UCL Institute for Sustainable Resources


Adam Roer

Adam holds an MEng in Civil Engineering with Sustainability from Warwick University. During this time Adam spent a year working in the construction industry where he carried out technical calculations pertaining to the safe and systematic ordering of bridge repairs.

A background in system modelling and an interest in sustainability lead Adam towards the research area of exploring paths towards a sustainable economy. He has a particular interest in applying the scientific method to the study of society.

In Ecological Economics Adam has explored the themes of Green and Brown Economic Growth and the related subject of De-materialisation/ Decoupling. Special interest is paid to the goal of eliminating Economic Growth’s traditional dependency on the ever increasing use of natural resources.

Adam Roer graph

Source: Jackson - Prosperity Without Growth (2009)

Adam has been influenced by works such as:

  • The Limits to Growth (Meadows et al.)
  • Turning Point: The End of the Growth Paradigm (Ayres)
  • Factor Four: Doubling Wealth and Halving Resource Use ( von Weizsacker, Lovins and Lovins)
Research subject

Adam’s work is primarily concerned with the symbiotic relationship between ecosystems and the human economy, thus falling into the discipline of Ecological Economics. One contemporary method of modelling this relationship is by attempting to measure the value of so called ‘Natural Capital’ to the economy.

This linkage is represented to varying degrees in economic models, some examples along the spectrum are listed below:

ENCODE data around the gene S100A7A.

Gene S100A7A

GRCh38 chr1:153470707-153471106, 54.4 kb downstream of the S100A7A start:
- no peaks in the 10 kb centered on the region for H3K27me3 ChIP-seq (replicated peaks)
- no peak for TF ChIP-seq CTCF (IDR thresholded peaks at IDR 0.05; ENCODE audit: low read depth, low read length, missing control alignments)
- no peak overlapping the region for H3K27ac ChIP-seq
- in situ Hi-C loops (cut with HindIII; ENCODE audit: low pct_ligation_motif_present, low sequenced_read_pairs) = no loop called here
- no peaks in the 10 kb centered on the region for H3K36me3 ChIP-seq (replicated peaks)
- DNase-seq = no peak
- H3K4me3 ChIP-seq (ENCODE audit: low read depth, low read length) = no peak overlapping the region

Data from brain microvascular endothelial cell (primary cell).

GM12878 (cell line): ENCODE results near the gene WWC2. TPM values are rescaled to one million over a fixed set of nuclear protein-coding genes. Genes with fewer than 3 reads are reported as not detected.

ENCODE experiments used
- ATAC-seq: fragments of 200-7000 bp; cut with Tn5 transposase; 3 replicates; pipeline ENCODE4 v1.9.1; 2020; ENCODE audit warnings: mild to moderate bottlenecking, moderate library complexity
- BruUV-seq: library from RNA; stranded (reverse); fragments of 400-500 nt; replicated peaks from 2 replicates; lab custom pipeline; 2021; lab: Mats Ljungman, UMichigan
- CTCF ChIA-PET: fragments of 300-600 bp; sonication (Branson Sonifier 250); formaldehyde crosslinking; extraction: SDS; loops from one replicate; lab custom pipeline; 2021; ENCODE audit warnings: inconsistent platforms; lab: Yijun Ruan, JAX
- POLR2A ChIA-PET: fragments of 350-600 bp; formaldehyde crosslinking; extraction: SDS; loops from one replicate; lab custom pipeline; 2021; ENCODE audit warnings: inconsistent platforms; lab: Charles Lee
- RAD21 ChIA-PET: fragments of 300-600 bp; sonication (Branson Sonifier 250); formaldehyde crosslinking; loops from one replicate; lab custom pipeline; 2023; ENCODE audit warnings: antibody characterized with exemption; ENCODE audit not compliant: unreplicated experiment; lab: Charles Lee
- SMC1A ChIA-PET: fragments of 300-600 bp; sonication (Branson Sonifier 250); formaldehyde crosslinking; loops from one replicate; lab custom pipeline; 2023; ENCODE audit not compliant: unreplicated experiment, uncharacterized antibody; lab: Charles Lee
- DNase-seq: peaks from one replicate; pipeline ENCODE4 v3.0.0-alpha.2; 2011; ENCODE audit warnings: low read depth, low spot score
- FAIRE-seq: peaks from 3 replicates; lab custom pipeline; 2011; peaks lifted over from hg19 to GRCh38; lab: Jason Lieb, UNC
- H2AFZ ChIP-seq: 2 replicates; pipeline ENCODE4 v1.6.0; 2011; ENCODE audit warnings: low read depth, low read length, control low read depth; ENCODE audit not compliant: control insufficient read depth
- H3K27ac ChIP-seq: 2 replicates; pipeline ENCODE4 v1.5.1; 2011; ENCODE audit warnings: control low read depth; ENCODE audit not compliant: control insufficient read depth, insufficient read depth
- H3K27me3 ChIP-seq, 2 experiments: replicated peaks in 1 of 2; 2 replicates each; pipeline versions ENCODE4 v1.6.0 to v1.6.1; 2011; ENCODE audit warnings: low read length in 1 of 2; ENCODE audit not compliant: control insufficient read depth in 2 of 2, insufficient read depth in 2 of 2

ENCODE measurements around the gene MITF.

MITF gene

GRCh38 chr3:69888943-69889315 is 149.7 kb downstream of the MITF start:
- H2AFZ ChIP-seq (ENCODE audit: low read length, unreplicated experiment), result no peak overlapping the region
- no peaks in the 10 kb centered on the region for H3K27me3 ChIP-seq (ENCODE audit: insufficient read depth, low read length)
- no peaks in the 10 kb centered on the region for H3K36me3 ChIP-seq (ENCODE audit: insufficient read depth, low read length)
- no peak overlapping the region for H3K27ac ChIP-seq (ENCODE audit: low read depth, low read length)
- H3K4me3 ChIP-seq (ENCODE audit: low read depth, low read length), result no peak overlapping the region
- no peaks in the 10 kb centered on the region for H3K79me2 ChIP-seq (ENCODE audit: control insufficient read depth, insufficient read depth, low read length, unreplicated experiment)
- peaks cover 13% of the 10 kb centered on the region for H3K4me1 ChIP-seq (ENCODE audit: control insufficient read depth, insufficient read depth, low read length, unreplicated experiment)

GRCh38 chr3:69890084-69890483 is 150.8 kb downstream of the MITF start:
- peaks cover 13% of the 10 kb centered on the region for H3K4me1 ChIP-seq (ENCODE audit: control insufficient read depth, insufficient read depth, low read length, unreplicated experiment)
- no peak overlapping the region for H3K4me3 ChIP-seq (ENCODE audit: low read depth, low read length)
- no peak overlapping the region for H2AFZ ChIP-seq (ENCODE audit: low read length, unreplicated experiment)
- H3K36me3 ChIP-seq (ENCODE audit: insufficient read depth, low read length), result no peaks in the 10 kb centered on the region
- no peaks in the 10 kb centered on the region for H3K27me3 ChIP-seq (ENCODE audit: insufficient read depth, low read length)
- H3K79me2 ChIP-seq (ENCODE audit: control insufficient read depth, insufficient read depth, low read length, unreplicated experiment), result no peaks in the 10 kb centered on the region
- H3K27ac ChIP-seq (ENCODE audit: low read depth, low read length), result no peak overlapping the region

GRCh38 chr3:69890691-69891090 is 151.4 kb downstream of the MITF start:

• Many models fail to explicitly take into account the role of natural resources in the economy, hence externalising alarming rates of ecosystem destruction.
  • Some models assign values to the tangible benefits of natural resources in the style of double entry book keeping. This constitutes assigning a gain in wealth through the use of resources whilst recording a corresponding reduction in stock of natural resource. This concept is typified by the Wealth Accounting and Valuation of Ecosystem Services (WAVES) system.
  • Much uncertainty remains over the measurement and valuation of the less tangible benefits of Natural Capital such as the service role of Natural Capital in process such as pollination and photosynthesis.
  • Adam will carry out reviews of existing models to appraising the way that Natural Capital attempts to link ecosystems with the human economy. These studies take various forms differing in spatial and temporal dimensions allowing for global, regional, static and dynamic investigation.
  • This research will be partly conducted through reviewing case studies. By exploring the success with which theoretical models have been used in historic policy implementation, academic appraisal will be tested against actual observations.
  • Simultaneously Adam will build his own models under the framework of existing modelling techniques such as:
  • Econometrics
  • Input/ Output Modelling and General Equilibrium Modelling
  • System Dynamics 
Publications and other work

Adam’s previous technical work in sustainability has included:

  • Computational system modelling and performance prediction of both wind and solar energy systems.
  • Statistical prediction and validation of the spread of pollutants in watercourses.
  • Theoretical performance of Combined Heat and Power (CHP) energy systems.

Whilst studying for an MEng in Civil Engineering Adam worked on the Group Dissertation:

Modelling the Effect of Cracking on the Dynamic Performance of Reinforced Concrete Beams